Prof. Anthony B. L. CHEUNG, GBS, JP
Research Chair Professor of Public Administration, APS, EdUHK
Adjunct Professor, PPOL, HKUST
Former Secretary for Transport and Housing, HKSARG
Prof. Christine LOH, SBS, JP, OBE,
Chevalier de l’Order National du Mérite
Chief Development Strategist, IENV, HKUST
Former Undersecretary for the Environment, HKSARG
Mr. Jasper TSANG Yok-sing, GBM, GBS, JP
Former President of Legislative Council, HKSAR
As emerging separatism became a significant concern of the central government, a 'return of hearts' and establishing a Chinese national identity became top priorities in addition to national security. Nevertheless, is 'identity' the root of political polarization and confrontation in recent years, or is it instead a framed articulation of various socioeconomic grievances and anxieties? On 30 April 2022, Prof. CHEUNG, Prof. LOH, and Mr. TSANG, who are experienced participants in Hong Kong's pre-1998 transition and post-1997 governance, sought to unravel the critical issues and myths.
Prof. CHEUNG first illustrated that Hong Kong citizens lacked a clear and stable national identity, reflecting the city's unique history before 1997. Although the locally born/raised generation originally embraced a strong Chinese identity, many became alienated from Mainland China after the Cultural Revolution. Moreover, local culture and pride gradually formed because of Hong Kong's relatively more advanced social development compared with mainland China, Taiwan, and overseas Chinese society in the 1980s and 1990s.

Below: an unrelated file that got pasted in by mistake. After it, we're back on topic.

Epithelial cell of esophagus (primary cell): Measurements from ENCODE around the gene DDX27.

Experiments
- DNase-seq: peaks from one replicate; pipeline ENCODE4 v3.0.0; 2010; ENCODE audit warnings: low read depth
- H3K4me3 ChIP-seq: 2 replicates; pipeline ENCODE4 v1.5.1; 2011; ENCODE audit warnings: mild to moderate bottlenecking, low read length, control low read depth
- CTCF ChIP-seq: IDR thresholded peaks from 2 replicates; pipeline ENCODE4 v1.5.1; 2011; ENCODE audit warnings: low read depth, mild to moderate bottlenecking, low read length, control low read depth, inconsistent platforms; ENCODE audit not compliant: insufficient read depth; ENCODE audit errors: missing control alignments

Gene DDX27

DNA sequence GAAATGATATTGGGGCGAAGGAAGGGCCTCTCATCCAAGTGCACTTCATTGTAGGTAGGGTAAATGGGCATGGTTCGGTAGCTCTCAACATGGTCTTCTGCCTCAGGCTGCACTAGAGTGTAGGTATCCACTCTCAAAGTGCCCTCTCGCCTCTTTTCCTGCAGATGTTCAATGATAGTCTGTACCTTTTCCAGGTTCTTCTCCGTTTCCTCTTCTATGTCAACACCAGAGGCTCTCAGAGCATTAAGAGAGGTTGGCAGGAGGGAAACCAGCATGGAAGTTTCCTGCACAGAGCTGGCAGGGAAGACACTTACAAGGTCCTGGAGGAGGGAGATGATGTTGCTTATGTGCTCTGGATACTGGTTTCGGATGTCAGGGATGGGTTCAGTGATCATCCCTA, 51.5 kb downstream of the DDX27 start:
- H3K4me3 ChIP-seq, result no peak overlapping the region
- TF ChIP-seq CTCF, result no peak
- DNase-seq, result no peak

After 1997, however, a Chinese national identity was still not firmly established in Hong Kong because of a series of political controversies, e.g., the debate over the language of instruction, Article 23 legislation, electoral democracy, and anti-extradition protests. Concurrent socioeconomic grievances, e.g., the lack of upward mobility and housing unaffordability, further exacerbated the issue. Prof. CHEUNG further explained that identity politics in Hong Kong might also be caused by fear, e.g., fear of the unknown, fear of the other, and fear of the future.